This has been a good summer for me. Reading both old and new books and even new old books (I’ll explain later), I have not been disappointed.

One book that really popped for me was Michael Koryta’s new novel The Prophet. Koryta seems to be one of the young writers everybody’s watching. He wrote some early private eye stuff that I really liked. He then flexed his muscles and took a few swings at some horror-tinged stuff. I liked his ghost stories but between you and me I was waiting for him to come back to crime. He has done that with The Prophet but in a big way with a big story about brothers that sprawls across a couple decades. This is a pitch over the plate to me. I call them time travel stories. Not because there is any sci-fi here, but because they are stories about how the past informs the present, how it reaches right across time and grabs someone by the collar. Koryta has done it here and I count this as his best book yet.

I also had a good time reading Alafair Burke’s latest, Never Tell, toting it with me across Italy on a half work/half vacation trip. Burke also returns to roots with one of her series characters, Ellie Hatcher. You can’t go wrong there.

One of the highlights of the summer was returning to Catcher in the Rye through the eyes of my daughter who was assigned the J.D. Salinger novel on her school’s summer read list. Also on there was John Green’s The Fault in Our Stars, which was fun because about six years ago John signed a copy of his book An Abundance of Katherines to my daughter and gave it to me, saying she should wait a few years before reading it. She’s doing that now.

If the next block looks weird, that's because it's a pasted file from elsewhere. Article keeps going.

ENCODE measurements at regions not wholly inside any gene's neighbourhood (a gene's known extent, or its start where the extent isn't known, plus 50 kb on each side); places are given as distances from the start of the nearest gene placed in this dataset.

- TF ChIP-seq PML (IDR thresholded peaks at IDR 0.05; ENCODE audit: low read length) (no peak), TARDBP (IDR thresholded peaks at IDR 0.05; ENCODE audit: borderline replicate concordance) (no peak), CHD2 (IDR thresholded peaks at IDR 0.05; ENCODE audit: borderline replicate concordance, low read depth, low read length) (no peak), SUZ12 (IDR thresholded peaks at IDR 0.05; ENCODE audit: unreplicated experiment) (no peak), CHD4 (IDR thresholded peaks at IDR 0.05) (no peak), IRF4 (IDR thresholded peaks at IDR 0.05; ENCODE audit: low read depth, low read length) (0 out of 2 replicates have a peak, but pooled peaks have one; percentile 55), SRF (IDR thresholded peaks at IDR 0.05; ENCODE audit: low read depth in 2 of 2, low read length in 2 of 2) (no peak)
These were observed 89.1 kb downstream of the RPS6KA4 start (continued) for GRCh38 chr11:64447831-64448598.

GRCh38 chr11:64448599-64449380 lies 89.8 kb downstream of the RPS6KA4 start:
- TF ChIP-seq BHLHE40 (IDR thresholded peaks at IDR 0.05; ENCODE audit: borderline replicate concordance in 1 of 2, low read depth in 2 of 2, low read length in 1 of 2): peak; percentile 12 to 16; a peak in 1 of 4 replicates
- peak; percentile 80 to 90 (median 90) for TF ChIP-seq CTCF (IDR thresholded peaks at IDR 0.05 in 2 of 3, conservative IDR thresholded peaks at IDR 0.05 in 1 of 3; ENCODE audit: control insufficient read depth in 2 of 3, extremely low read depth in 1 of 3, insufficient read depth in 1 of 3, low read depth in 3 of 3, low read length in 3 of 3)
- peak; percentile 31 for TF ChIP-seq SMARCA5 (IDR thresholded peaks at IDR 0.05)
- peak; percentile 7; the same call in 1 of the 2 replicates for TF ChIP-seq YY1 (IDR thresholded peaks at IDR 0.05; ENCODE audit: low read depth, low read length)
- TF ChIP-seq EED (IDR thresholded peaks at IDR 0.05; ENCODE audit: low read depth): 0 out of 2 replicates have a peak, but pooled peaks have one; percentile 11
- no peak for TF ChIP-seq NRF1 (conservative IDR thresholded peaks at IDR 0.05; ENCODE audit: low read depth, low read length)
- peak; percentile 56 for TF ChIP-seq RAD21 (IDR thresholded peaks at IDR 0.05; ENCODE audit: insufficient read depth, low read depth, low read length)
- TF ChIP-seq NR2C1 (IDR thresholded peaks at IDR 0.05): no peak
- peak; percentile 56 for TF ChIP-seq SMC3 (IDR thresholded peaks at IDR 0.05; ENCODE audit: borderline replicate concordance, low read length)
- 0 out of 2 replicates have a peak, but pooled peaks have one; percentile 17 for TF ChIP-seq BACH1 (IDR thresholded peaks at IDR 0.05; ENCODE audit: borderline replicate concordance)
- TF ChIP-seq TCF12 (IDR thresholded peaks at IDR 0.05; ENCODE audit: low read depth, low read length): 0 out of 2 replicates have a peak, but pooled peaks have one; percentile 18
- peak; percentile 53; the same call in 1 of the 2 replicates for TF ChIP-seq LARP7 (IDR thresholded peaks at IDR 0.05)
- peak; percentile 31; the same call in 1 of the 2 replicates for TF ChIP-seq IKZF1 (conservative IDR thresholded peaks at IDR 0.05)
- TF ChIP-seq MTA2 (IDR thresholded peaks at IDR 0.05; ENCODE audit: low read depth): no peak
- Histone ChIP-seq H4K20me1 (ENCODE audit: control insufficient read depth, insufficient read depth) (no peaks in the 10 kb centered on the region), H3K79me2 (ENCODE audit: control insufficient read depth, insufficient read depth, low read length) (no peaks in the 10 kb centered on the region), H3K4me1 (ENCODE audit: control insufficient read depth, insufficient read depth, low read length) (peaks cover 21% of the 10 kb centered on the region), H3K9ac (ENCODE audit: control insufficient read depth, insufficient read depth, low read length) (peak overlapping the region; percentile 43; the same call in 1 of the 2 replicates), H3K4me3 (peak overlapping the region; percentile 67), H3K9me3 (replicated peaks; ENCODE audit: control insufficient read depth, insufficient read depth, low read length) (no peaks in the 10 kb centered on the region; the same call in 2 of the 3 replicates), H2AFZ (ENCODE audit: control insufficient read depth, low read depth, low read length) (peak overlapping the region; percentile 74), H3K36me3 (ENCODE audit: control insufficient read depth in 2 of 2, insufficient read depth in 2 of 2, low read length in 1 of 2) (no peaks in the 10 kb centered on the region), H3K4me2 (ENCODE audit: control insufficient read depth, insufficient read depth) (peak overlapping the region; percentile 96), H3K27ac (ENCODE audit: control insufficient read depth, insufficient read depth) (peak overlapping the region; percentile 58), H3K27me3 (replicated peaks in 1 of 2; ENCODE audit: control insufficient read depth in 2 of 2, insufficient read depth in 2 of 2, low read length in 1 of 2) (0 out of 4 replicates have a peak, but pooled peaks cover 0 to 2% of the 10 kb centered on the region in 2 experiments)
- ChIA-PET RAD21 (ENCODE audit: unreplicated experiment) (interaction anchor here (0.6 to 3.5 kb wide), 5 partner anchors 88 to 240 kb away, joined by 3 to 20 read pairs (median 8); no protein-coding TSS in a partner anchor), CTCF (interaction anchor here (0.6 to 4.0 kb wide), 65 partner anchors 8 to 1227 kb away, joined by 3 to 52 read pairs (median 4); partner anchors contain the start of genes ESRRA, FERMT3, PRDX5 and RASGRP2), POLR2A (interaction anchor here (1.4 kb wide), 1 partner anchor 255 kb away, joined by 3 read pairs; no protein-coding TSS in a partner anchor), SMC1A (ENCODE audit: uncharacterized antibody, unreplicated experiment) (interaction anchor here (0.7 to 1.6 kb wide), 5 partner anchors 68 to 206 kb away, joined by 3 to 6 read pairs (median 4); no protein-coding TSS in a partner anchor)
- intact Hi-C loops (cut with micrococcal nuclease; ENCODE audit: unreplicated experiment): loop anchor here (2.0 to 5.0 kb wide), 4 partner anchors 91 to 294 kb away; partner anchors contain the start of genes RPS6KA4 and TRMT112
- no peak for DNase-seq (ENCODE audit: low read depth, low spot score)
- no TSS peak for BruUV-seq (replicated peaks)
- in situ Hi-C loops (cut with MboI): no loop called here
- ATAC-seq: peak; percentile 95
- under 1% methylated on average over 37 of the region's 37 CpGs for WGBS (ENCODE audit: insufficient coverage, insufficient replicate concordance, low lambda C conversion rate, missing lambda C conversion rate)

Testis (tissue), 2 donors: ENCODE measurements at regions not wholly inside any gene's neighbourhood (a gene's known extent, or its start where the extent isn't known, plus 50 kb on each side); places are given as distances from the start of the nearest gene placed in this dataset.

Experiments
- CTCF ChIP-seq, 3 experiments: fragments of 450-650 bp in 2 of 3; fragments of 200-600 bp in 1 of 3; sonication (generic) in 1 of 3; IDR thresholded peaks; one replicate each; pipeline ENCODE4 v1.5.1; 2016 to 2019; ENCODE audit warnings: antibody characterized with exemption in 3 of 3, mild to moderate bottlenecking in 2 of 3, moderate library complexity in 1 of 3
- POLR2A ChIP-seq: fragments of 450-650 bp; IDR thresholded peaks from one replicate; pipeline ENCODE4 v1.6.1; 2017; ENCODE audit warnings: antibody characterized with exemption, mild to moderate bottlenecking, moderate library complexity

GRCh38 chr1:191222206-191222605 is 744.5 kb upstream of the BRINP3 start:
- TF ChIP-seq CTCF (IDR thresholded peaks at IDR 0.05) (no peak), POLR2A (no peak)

The new old book I just finished reading was the latest from James M. Cain. That’s right, James M. Cain. The Cocktail Waitress was the last novel he wrote but it was never published and parts sat hidden in an agent’s file and the Library of Congress. The lost novel was tracked down by Publisher/Editor Charles Ardai of Hard Case Crime and will be published later this summer. I wrote a review of the book for the New York Times.

There’s a couple other books out there on the horizon and will be published fairly soon. I am reading ahead of the curve because I get galleys of soon to be published novels sent to me. One of the perks of the job. Dick Wolf, the creator of all those Law and Order shows and spinoffs, has finally written a novel and its pretty damn good. The Intercept is a cool introduction to Jeremy Fisk, a detective with NYPD’s Intelligence Division.